their use of allegorical interpretation (tawil) in dealing with the
Koranic verses concerning the divine attributes, Ibn Qudama
devotes the greater part of his treatise to its censure. His
objection to its use is not based merely on the rather negative
theory that the Ancestors made no use of it, but principally on
its evident censure, in no uncertain terms, in the Koran itself.
The principal evil of allegorical interpretation is that it leads
to the practice of stripping God of the attributes which He
attributed to Himself, and attributing to Him others which He
did not attribute to Himself, which, in fact, he denied of Himself.
Such is the evil which goes by the name of tatil and which
should be shunned. Other parts of the treatise deal with the
use of private judgment (ijtihad) in matters of religious belief,
the following of higher authority (taqlid) in these matters, the
credibility of isolated traditions (khabbar ahad), the defence of the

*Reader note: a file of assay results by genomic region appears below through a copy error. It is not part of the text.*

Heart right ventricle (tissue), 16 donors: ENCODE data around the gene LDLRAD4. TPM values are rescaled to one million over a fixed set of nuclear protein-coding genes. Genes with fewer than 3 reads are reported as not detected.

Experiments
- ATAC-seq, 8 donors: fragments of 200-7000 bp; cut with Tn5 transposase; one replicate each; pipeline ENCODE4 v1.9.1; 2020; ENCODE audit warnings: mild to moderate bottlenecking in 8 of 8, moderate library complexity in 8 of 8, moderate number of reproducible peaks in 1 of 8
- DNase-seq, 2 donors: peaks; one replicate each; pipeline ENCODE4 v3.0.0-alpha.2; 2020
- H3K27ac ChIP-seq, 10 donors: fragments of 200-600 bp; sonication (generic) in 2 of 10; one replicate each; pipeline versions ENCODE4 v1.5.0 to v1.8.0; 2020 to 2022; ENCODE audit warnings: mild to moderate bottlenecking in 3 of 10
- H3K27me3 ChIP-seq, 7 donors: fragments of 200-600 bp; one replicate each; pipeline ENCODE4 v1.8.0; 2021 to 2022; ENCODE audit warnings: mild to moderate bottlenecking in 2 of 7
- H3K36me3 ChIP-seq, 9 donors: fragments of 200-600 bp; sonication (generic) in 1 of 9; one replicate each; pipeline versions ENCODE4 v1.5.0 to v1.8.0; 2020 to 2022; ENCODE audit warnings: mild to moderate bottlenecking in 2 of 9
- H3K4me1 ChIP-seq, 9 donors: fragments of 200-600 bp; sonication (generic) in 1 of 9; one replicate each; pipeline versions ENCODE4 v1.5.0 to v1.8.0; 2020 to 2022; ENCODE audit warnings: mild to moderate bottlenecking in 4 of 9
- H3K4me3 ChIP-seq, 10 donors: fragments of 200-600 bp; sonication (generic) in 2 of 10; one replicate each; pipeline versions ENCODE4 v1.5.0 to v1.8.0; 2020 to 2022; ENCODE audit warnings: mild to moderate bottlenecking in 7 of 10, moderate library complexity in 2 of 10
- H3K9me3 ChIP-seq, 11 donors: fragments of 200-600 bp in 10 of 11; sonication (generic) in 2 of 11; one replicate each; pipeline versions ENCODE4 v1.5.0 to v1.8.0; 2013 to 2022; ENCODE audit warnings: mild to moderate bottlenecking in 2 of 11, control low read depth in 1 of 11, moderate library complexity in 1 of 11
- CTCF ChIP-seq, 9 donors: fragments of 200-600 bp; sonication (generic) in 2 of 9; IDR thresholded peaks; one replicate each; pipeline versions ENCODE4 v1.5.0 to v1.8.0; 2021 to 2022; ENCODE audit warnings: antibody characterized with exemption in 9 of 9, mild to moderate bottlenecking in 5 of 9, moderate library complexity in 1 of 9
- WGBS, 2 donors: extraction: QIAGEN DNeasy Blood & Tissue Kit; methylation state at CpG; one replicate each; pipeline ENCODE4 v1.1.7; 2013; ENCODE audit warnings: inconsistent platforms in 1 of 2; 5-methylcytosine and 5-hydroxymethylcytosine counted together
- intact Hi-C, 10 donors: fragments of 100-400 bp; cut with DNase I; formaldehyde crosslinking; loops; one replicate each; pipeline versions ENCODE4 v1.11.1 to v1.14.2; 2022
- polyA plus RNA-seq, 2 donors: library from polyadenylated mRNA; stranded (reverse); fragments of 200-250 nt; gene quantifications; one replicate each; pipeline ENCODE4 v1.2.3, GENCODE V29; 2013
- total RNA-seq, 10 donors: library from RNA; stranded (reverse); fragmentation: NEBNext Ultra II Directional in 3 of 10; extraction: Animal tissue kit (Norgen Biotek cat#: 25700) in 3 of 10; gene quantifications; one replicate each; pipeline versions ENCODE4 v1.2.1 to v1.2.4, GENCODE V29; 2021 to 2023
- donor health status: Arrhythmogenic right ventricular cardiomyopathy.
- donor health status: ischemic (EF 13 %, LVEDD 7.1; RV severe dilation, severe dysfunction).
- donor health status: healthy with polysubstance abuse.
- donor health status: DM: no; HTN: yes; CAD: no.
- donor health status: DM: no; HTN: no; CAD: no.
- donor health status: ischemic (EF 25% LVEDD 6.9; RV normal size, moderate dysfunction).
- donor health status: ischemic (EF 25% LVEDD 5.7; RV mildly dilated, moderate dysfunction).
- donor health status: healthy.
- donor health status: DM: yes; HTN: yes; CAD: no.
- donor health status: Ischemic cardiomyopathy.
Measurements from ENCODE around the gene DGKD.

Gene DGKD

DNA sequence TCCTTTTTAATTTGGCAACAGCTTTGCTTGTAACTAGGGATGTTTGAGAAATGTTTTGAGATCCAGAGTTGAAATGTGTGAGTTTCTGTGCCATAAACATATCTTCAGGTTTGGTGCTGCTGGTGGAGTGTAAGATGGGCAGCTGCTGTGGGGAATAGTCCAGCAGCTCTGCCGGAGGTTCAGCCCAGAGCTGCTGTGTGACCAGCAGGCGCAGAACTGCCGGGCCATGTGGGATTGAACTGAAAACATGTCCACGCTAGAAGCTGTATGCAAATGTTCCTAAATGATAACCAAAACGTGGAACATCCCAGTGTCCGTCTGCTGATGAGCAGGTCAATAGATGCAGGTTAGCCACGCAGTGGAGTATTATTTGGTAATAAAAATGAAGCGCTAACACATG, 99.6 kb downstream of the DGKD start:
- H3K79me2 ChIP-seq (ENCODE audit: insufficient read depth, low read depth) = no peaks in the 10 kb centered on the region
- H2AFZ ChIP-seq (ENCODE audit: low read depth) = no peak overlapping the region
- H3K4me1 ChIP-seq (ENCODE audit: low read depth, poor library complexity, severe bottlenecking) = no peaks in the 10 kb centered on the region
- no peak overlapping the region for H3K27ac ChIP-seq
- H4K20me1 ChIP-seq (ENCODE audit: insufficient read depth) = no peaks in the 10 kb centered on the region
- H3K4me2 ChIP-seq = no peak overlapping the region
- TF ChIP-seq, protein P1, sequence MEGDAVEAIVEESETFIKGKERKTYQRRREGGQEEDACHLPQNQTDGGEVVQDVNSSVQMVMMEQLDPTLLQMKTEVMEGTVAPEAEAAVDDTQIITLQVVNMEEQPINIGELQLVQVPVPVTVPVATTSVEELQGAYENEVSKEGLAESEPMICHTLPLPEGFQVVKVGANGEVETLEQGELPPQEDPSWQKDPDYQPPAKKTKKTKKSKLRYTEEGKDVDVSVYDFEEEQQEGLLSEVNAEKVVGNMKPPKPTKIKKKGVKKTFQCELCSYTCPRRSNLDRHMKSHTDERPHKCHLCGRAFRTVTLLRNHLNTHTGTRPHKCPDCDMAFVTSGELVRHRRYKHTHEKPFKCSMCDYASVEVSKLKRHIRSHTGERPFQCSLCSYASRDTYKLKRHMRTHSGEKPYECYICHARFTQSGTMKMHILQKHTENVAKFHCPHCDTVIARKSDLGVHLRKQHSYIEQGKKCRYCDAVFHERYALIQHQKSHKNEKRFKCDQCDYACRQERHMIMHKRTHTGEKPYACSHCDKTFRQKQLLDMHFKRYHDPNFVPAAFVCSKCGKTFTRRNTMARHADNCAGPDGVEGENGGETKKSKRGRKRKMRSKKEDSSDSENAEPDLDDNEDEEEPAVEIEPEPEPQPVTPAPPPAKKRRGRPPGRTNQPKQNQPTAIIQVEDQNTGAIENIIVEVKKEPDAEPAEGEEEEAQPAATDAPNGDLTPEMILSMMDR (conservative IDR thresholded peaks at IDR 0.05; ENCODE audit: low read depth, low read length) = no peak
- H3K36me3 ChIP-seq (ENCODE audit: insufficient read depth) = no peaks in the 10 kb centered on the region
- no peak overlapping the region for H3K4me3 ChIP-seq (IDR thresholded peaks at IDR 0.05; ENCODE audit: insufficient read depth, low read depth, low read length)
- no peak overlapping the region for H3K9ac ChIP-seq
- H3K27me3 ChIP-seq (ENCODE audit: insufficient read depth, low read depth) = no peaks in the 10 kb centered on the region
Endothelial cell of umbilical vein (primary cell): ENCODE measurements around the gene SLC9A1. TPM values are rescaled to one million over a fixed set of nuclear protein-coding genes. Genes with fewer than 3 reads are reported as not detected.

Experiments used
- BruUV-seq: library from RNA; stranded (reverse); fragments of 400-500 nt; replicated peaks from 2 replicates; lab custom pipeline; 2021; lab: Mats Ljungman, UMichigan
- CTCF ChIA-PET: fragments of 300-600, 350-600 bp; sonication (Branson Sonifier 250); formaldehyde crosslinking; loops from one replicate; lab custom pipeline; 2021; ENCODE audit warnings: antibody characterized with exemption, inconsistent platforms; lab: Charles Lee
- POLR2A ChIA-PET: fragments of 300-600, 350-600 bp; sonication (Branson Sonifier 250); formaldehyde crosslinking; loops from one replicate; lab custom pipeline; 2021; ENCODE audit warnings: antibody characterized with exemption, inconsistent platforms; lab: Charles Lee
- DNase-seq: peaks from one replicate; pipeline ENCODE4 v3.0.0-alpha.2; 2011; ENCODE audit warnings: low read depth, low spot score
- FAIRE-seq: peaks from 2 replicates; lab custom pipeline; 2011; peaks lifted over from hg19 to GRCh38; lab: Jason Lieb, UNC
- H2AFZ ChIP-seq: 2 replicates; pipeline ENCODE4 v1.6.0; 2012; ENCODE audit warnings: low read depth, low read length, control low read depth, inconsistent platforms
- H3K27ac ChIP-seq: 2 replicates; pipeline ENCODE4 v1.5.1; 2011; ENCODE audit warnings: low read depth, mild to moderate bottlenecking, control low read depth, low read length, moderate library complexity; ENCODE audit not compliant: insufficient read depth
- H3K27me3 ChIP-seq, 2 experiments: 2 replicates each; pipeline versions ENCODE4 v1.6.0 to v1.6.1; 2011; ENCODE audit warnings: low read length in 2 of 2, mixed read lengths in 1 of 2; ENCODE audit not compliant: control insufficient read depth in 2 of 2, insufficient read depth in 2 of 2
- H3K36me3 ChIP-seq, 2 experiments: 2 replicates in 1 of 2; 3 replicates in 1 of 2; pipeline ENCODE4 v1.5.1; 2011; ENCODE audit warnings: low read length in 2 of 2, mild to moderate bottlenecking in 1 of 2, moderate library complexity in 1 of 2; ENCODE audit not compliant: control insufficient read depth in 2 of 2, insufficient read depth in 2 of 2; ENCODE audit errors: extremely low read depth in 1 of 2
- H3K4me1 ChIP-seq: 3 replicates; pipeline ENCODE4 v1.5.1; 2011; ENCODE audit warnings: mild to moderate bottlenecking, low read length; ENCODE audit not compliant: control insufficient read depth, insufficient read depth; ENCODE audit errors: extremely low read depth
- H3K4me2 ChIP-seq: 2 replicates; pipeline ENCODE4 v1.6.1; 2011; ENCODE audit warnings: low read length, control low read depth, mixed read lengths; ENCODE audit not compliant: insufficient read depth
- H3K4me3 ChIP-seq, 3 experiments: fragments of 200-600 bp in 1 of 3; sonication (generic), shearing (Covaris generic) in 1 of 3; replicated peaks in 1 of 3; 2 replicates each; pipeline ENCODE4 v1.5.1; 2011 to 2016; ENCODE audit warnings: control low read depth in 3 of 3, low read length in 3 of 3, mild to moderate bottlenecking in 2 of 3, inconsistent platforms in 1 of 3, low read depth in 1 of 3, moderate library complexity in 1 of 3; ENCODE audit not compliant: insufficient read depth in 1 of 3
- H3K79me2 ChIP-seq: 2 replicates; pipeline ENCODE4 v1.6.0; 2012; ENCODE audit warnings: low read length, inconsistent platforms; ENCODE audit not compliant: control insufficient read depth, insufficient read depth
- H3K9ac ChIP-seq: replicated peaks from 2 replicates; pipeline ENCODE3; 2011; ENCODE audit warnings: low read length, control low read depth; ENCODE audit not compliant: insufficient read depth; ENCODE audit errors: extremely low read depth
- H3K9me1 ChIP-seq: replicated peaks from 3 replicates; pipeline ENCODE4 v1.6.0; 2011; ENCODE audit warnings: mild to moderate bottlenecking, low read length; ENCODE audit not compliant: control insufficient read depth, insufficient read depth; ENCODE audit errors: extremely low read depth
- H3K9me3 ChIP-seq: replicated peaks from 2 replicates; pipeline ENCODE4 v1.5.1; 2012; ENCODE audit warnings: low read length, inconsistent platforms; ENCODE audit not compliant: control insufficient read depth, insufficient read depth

Hanbalite school against the accusation of anthropomorphism.
its partisans, the mutakallimun, known as one of the works of
the celebrated doctor of the Hanbalite theologico-juridical
school, Muwaffaq ad-Dln b. Qudama, has not heretofore
been known to be extant. An edition and translation, based
on a unique manuscript preserved in the Asafiya Library,
Haidarabad, are offered in the following pages. The author
has recently been the subject of a brief, but excellent, biographical
study. Therefore, except for some significant dates in the
author’s life, and a few remarks on some of his works, this
introduction will be devoted entirely to his present work.
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